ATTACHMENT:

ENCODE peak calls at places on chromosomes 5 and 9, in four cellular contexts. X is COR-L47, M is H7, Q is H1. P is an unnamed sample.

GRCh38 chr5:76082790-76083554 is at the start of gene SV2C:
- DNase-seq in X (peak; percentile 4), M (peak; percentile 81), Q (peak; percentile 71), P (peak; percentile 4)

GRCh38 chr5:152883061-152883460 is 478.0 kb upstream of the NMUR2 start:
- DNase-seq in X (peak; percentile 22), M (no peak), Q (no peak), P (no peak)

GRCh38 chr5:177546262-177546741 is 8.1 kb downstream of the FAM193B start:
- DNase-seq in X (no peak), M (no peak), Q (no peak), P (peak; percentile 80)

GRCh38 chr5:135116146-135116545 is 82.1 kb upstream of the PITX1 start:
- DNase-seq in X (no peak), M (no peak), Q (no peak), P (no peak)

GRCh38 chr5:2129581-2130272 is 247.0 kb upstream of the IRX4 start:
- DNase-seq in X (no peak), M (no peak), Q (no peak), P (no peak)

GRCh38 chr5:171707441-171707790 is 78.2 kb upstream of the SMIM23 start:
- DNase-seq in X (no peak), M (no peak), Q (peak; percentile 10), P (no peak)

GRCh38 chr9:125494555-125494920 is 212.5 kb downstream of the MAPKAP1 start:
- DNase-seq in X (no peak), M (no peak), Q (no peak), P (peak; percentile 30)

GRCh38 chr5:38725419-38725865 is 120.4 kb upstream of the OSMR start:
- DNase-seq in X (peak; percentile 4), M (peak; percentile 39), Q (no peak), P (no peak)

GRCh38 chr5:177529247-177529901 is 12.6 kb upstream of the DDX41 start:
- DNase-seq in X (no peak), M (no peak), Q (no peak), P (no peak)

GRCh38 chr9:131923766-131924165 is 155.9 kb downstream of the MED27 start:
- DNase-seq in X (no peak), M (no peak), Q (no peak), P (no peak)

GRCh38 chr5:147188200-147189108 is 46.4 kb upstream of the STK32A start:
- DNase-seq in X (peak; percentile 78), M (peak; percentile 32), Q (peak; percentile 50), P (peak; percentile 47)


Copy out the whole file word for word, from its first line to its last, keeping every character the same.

ENCODE peak calls at places on chromosomes 5 and 9, in four cellular contexts. X is COR-L47, M is H7, Q is H1. P is an unnamed sample.

GRCh38 chr5:76082790-76083554 is at the start of gene SV2C:
- DNase-seq in X (peak; percentile 4), M (peak; percentile 81), Q (peak; percentile 71), P (peak; percentile 4)

GRCh38 chr5:152883061-152883460 is 478.0 kb upstream of the NMUR2 start:
- DNase-seq in X (peak; percentile 22), M (no peak), Q (no peak), P (no peak)

GRCh38 chr5:177546262-177546741 is 8.1 kb downstream of the FAM193B start:
- DNase-seq in X (no peak), M (no peak), Q (no peak), P (peak; percentile 80)

GRCh38 chr5:135116146-135116545 is 82.1 kb upstream of the PITX1 start:
- DNase-seq in X (no peak), M (no peak), Q (no peak), P (no peak)

GRCh38 chr5:2129581-2130272 is 247.0 kb upstream of the IRX4 start:
- DNase-seq in X (no peak), M (no peak), Q (no peak), P (no peak)

GRCh38 chr5:171707441-171707790 is 78.2 kb upstream of the SMIM23 start:
- DNase-seq in X (no peak), M (no peak), Q (peak; percentile 10), P (no peak)

GRCh38 chr9:125494555-125494920 is 212.5 kb downstream of the MAPKAP1 start:
- DNase-seq in X (no peak), M (no peak), Q (no peak), P (peak; percentile 30)

GRCh38 chr5:38725419-38725865 is 120.4 kb upstream of the OSMR start:
- DNase-seq in X (peak; percentile 4), M (peak; percentile 39), Q (no peak), P (no peak)

GRCh38 chr5:177529247-177529901 is 12.6 kb upstream of the DDX41 start:
- DNase-seq in X (no peak), M (no peak), Q (no peak), P (no peak)

GRCh38 chr9:131923766-131924165 is 155.9 kb downstream of the MED27 start:
- DNase-seq in X (no peak), M (no peak), Q (no peak), P (no peak)

GRCh38 chr5:147188200-147189108 is 46.4 kb upstream of the STK32A start:
- DNase-seq in X (peak; percentile 78), M (peak; percentile 32), Q (peak; percentile 50), P (peak; percentile 47)